As an ephemeral form of commemoration, a memorial’s unveiling is an opportunity for communities to gather and formally acknowledge or ‘accept’ it into their landscapes. As most New Zealanders were unable to visit the battlefield memorials, it was left to a select few to represent the nation at each ceremony.
The unveiling of the battle exploit memorial at Messines was a major event for the community, attended by most of the local population, including 250 school children and many of the officials who had liaised between all the interested parties throughout the process.
The opportunity for strengthening diplomatic ties was an important part of the unveiling ceremony. In his speech Sir James Allen emphasised that in addition to the success of the 1917 capture of Messines, the memorial stood as a symbol of unity between Belgium and New Zealand. In a newsreel of the event, Seager can be seen helping to remove the New Zealand flag from the memorial and, later, being presented to King Albert.
For this image, the photographer, of the Ypres-based photography studio Antony d’Ypres, has moved back some distance (possibly to use the top of one of the pill-boxes for extra height) to show how the large crowd took up most of the site’s space. The spectacle of 260 Belgian soldiers surrounding the monument in formation lends more gravitas and heightens the sense of a wide acknowledgement of the local community for the New Zealanders’ efforts.
Small clips visible on the full glass plate negative (from which this image comes, rather than a lantern slide) and the photographer’s mark in the bottom right corner suggest that Seager rephotographed a printed copy to produce this plate. From this he could make a contact print to produce a lantern slide.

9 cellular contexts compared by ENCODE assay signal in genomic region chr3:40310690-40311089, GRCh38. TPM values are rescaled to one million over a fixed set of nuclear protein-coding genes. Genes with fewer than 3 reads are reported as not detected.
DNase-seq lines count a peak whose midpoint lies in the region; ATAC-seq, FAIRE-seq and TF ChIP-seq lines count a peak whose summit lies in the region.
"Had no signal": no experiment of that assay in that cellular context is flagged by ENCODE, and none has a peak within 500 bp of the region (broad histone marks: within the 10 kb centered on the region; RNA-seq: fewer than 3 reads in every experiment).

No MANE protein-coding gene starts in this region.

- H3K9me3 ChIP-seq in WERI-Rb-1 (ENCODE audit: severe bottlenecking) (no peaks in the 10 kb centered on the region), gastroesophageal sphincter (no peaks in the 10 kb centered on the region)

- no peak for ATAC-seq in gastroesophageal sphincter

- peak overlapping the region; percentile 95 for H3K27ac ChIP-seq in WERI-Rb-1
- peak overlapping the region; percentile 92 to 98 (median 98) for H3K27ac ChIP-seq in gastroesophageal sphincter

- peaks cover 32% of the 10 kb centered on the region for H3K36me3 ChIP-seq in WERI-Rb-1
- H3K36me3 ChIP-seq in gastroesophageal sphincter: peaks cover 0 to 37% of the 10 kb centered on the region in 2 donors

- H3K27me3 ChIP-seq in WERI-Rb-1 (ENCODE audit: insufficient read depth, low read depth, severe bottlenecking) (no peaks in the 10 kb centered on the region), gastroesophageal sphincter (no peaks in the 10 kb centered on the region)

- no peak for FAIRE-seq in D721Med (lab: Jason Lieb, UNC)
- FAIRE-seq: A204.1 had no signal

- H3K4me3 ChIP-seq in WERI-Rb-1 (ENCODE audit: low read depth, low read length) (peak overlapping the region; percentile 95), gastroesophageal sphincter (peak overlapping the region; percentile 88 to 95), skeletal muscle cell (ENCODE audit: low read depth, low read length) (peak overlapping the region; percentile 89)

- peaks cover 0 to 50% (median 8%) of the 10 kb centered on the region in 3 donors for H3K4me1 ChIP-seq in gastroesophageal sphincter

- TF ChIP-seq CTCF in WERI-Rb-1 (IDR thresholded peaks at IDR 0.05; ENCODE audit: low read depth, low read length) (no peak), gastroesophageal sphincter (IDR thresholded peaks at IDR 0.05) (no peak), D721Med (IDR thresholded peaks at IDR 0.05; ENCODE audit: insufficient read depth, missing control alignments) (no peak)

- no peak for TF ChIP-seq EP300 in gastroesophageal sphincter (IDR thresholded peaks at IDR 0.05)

At Chunuk Bair, 12 May 1925
This photograph records the first ‘official’ pilgrimage of visitors to the newly completed monument at Chunuk Bair. The camera has been positioned to show the full height, texture and form of the monument, with the crowd milling around its base. It’s a ‘before’ shot of the event with the New Zealand and British flags still covering the inscription stone, later to be unveiled.
A full account of the day was reported in the New Zealand and Turkish newspapers, describing the journey of some 400 “British pilgrims” (mostly New Zealand, Australian and English citizens) to the remote Chunuk Bair hill, after visiting other significant battle sites on the way. They had arrived at peninsula on the Ormonde. Some of the visitors would have been relatives of the fallen, but there were also officers who had served at Gallipoli, Turkish and British officials, and more than a hundred local drivers who had transported everyone there in pony-led carts. The people in this image are dressed in their best, wearing hats, stockings, waistcoats and coats, the heat from the sun notwithstanding.
As for the Seagers, they were in New York for a town planning conference. Seager said that missing the ceremony was “one of the greatest disappointments of his life”. How he obtained a copy of this image is not known, yet some markings and the mask suggest that he rephotographed a printed image to make this lantern slide, probably cropping out more of the crowd and any identifying marks of the photographer.